The State’s responsibility for compensating those who’ve been wrongfully convicted was the hot topic at the National Assembly (NA) Standing Committee's sixth session that opened on January 9 in Hanoi.
Regulations on the administration of military courts, disciplinary action against retired officials and capital allocation for major projects are other topics that will be discussed during the three-day session.
The 14th National Assembly Standing Committee opens its sixth session in Hanoi__Photo: VNA
NA deputies will give their opinions on eight laws concerning state compensation liability, legal aid, foreign trade management, support for SMEs, planning, management and use of state property, management and use of weapons and explosives, and guard force.
The NA Standing Committee will also comment on the list of medium-term public investment projects identified for implementation in the 2016-20 period, as well as specific capital allocations thereof.
The deputies will also discuss procedures relating to the parliament’s oversight functions, the NA Standing Committee and NA deputies' delegations; and regulations on coordination between the Supreme People’s Court and the Minister of National Defense in the administration of military courts.
Commenting on the amended Law on State Compensation Liability, Le Huu The, deputy head of the Supreme People’s Procuracy, said the most difficult task was calculating the amount of compensation, because current regulations do not mention it specifically. The lack of criteria to set compensation levels meant that most cases dragged on for a long time, he added.
Nguyen Hoa Binh, Chief Justice of the Supreme People’s Court, said compensation for wrongful conviction in the case of Nguyen Thanh Chan had become a precedent for subsequent compensation agreements. Those who were wrongfully convicted typically used this case as a basis for calculating their damage claims, which led to “quite high compensation levels.”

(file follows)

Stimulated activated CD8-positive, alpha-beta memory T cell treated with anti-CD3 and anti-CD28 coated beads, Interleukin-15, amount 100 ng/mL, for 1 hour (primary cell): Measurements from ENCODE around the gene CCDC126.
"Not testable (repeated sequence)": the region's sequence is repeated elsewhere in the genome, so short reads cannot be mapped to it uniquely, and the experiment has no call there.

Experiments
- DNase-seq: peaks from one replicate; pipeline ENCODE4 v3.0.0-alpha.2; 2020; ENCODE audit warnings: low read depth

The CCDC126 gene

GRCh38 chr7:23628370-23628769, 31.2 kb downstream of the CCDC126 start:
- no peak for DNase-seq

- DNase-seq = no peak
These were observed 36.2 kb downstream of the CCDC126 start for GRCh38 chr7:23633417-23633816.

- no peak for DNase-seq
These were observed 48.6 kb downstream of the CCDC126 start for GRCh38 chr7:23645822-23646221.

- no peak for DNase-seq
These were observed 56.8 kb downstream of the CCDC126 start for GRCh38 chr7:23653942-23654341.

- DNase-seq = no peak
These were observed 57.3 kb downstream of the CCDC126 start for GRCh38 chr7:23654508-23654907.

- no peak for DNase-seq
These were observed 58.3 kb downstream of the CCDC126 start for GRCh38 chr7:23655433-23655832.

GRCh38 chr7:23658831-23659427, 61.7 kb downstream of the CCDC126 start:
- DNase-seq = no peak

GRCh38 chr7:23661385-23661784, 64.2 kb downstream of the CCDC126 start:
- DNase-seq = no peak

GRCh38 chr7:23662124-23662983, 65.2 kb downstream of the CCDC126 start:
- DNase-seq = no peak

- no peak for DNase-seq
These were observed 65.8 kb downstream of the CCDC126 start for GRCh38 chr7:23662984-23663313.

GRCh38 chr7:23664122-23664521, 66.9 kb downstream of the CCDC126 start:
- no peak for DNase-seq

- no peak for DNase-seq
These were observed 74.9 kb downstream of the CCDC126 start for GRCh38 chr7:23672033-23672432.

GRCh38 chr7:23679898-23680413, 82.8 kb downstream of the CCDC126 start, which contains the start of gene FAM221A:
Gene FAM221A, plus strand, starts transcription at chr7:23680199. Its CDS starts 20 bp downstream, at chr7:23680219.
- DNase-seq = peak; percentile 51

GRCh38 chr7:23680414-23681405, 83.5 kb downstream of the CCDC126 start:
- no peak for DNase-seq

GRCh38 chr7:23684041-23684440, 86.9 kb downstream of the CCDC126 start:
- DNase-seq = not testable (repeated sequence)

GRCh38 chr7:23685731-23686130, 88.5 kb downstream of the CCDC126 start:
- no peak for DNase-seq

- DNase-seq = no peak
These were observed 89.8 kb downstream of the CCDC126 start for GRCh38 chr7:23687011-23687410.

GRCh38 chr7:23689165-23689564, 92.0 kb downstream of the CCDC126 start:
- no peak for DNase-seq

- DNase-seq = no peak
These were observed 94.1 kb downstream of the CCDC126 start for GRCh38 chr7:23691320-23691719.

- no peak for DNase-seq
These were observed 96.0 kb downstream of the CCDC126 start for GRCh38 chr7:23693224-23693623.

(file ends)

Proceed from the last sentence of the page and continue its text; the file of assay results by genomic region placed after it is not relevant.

However, if criteria set by the Ministry of Finance were applied, those wrongfully convicted would get very limited compensation, he said, citing Huynh Van Nen’s case as an example.
Many NA deputies agreed that the damage caused needs to be quantified as a basis for calculating compensation levels. They also agreed that the agency having made the final decision leading to wrongful conviction must also be responsible for apologizing and paying compensation on behalf of the State.
The stressed the need to distinguish between compensation and reimbursement. In principle, the State must pay compensation to those who have suffered injustice. Later, reimbursement of the compensation amount can be calculated, with staff responsible for the wrongful conviction asked to pay it, get transferred or have their wages reduced.
NA Vice Chairman Uong Chu Luu said most NA deputies agreed that the agency that took the decision leading to a wrongful conviction must take the responsibility for compensation and apologize for its error, but agencies conducting the proceedings should also take responsibility.
Most deputies disagreed with the idea of setting up an independent compensation fund, saying state agencies must utilize the state budget for this purpose.
Discussing the Law on Legal Aid, NA deputies noted that there were 73 highly experienced individuals providing legal aid without receiving any formal training in law. Most of these were leaders of centers providing legal aid, assigned the task by agencies other than the justice sector.
To standardize the criteria, the NA Standing Committee proposed that such people should be required to acquire formal lawyer certification within three years after the amended law takes effect.
NA Vice Chairman Uong Chu Luu recommended that related authorities and agencies continue to deal with current shortcomings, and report their analysis and proposals to the NA Standing Committee before submitting them to the NA.- (VNS/VLLF)